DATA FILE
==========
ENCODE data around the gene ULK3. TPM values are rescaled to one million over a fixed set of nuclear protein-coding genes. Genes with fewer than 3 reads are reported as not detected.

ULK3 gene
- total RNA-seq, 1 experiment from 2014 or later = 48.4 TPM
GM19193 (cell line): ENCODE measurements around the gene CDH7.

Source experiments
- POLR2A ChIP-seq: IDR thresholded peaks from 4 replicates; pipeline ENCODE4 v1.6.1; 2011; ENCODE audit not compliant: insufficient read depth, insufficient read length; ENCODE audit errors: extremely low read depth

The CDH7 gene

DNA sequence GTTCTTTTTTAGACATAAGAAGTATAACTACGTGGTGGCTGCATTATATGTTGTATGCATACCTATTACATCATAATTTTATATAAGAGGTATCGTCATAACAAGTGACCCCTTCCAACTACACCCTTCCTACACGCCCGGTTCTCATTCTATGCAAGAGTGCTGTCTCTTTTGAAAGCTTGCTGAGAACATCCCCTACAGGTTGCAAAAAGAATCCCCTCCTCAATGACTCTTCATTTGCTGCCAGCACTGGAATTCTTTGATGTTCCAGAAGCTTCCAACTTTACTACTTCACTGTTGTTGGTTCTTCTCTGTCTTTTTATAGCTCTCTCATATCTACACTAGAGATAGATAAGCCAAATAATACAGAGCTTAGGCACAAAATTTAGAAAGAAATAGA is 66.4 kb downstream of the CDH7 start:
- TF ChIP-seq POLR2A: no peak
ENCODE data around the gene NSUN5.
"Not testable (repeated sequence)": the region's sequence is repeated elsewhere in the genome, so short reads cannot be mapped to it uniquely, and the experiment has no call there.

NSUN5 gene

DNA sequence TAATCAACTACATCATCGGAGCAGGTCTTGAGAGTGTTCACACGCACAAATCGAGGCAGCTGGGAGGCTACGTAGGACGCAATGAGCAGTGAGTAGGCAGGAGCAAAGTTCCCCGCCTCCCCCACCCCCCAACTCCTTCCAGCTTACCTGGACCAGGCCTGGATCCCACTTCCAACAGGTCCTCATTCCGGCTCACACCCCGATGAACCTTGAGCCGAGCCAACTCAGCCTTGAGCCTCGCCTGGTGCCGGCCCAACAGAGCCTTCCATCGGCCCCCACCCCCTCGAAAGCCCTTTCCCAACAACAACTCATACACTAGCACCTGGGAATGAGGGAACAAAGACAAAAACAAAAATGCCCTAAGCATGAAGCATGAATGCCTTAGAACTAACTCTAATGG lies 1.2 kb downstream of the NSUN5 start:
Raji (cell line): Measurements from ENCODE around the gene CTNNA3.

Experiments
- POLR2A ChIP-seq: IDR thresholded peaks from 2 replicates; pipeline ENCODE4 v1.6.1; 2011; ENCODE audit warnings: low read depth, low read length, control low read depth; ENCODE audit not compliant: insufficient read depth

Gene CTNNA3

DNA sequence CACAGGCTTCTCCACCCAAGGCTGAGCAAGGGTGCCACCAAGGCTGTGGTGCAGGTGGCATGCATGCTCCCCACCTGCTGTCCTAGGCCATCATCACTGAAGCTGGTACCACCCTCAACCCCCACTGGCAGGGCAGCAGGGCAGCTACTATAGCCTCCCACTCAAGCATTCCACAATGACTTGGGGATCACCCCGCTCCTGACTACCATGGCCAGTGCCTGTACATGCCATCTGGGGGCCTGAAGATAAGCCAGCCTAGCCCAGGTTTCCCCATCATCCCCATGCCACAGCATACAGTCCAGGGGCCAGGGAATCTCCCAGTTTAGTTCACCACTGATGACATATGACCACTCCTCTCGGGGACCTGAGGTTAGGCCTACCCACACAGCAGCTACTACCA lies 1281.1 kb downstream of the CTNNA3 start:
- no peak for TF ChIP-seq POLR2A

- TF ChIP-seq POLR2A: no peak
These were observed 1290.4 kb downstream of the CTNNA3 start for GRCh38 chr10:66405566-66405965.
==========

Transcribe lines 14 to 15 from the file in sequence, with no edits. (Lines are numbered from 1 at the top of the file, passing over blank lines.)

Raji (cell line): Measurements from ENCODE around the gene CTNNA3.

Experiments